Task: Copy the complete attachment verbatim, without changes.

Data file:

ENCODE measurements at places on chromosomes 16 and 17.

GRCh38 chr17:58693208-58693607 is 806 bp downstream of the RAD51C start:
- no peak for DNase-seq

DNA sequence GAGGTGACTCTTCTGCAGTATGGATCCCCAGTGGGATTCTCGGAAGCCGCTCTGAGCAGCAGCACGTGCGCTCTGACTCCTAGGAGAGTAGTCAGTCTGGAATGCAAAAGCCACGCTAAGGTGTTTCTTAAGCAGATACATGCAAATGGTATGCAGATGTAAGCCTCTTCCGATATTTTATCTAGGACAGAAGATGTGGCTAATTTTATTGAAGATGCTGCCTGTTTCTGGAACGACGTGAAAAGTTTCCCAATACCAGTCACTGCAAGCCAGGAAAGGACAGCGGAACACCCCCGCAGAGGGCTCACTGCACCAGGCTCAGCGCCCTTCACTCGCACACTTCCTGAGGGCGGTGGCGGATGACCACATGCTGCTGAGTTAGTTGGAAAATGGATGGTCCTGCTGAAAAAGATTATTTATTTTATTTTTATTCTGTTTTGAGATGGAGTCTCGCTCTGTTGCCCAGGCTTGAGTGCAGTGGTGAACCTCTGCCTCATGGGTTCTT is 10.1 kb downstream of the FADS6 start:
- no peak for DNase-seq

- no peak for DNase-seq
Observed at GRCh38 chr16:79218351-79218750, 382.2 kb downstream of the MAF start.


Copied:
ENCODE measurements at places on chromosomes 16 and 17.

GRCh38 chr17:58693208-58693607 is 806 bp downstream of the RAD51C start:
- no peak for DNase-seq

DNA sequence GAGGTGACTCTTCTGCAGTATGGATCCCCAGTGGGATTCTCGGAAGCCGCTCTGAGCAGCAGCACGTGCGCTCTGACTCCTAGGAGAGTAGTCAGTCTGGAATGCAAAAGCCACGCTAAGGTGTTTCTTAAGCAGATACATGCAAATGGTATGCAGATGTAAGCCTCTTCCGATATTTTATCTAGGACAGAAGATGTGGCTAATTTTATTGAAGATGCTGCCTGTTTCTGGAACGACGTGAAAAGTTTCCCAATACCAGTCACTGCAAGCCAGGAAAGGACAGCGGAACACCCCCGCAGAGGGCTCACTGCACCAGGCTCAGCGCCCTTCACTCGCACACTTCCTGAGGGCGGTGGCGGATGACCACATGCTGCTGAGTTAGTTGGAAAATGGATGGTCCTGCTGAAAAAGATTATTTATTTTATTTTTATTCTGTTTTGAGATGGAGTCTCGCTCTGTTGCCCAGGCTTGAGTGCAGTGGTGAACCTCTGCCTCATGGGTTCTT is 10.1 kb downstream of the FADS6 start:
- no peak for DNase-seq

- no peak for DNase-seq
Observed at GRCh38 chr16:79218351-79218750, 382.2 kb downstream of the MAF start.